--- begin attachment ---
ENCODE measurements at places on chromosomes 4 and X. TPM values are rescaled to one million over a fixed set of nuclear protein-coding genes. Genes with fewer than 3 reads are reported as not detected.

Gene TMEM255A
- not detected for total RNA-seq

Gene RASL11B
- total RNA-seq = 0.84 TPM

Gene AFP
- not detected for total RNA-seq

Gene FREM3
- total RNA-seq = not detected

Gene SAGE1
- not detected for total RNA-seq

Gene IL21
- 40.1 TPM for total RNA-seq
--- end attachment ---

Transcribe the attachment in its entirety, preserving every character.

ENCODE measurements at places on chromosomes 4 and X. TPM values are rescaled to one million over a fixed set of nuclear protein-coding genes. Genes with fewer than 3 reads are reported as not detected.

Gene TMEM255A
- not detected for total RNA-seq

Gene RASL11B
- total RNA-seq = 0.84 TPM

Gene AFP
- not detected for total RNA-seq

Gene FREM3
- total RNA-seq = not detected

Gene SAGE1
- not detected for total RNA-seq

Gene IL21
- 40.1 TPM for total RNA-seq